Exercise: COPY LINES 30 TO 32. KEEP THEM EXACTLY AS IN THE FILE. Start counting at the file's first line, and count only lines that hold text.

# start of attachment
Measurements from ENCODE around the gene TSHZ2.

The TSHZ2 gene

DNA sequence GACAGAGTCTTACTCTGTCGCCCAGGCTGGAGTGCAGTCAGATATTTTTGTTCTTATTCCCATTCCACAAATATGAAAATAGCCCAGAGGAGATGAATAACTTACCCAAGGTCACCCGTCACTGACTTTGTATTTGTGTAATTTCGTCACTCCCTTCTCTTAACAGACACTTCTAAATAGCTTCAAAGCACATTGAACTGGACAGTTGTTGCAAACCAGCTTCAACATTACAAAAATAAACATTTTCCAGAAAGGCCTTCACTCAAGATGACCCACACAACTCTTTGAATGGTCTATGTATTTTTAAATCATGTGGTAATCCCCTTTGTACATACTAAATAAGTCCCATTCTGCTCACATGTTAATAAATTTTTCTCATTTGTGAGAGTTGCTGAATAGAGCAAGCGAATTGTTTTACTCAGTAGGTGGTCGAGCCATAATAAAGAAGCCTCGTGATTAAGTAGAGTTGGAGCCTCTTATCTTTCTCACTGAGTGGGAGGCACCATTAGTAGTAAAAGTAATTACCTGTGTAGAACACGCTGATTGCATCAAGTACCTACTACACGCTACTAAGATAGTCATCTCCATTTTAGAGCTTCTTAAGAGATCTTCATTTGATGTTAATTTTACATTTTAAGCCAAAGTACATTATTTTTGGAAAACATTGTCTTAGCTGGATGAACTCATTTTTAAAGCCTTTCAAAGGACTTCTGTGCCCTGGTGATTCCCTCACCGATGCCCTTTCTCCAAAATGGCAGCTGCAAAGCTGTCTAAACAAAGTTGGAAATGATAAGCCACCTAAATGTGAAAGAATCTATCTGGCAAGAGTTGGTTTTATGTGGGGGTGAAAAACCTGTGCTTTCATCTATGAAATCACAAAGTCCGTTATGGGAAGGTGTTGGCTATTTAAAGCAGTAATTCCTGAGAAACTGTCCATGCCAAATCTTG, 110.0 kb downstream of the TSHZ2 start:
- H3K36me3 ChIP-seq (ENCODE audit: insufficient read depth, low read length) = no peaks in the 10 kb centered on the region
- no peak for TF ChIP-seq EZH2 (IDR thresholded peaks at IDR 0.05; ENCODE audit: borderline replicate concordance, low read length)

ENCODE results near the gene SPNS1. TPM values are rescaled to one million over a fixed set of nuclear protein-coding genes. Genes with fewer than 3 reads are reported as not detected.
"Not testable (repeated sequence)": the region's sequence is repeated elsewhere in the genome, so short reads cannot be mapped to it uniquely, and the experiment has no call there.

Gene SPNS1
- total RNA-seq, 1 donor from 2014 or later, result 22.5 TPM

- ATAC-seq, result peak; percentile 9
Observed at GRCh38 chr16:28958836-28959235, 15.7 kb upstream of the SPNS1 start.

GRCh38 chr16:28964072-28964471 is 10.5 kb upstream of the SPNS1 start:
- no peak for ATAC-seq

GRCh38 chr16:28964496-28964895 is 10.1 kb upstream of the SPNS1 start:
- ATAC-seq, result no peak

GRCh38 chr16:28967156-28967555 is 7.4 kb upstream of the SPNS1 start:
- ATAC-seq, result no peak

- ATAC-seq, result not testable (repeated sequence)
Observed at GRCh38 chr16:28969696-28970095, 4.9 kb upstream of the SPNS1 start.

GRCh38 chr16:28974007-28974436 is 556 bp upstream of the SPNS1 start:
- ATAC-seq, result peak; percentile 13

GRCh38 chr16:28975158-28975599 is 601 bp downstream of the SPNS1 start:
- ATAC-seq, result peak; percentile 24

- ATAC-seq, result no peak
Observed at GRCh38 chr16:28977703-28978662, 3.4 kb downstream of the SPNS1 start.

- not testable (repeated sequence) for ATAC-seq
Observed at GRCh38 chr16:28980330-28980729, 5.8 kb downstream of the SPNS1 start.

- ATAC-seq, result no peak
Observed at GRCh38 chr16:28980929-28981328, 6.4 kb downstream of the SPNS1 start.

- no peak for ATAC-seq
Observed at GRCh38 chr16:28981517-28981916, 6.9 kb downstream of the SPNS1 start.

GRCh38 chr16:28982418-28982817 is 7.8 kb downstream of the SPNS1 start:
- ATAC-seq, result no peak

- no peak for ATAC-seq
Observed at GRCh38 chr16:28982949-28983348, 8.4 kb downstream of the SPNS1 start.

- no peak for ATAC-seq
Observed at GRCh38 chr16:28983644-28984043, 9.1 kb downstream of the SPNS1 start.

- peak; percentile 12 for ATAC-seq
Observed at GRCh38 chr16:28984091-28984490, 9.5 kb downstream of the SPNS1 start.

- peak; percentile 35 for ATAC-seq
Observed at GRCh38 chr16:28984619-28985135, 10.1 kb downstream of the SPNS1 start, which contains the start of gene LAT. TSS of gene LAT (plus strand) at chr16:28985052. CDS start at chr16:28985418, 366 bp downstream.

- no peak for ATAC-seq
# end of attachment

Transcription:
- no peak for ATAC-seq
Observed at GRCh38 chr16:28981517-28981916, 6.9 kb downstream of the SPNS1 start.

GRCh38 chr16:28982418-28982817 is 7.8 kb downstream of the SPNS1 start: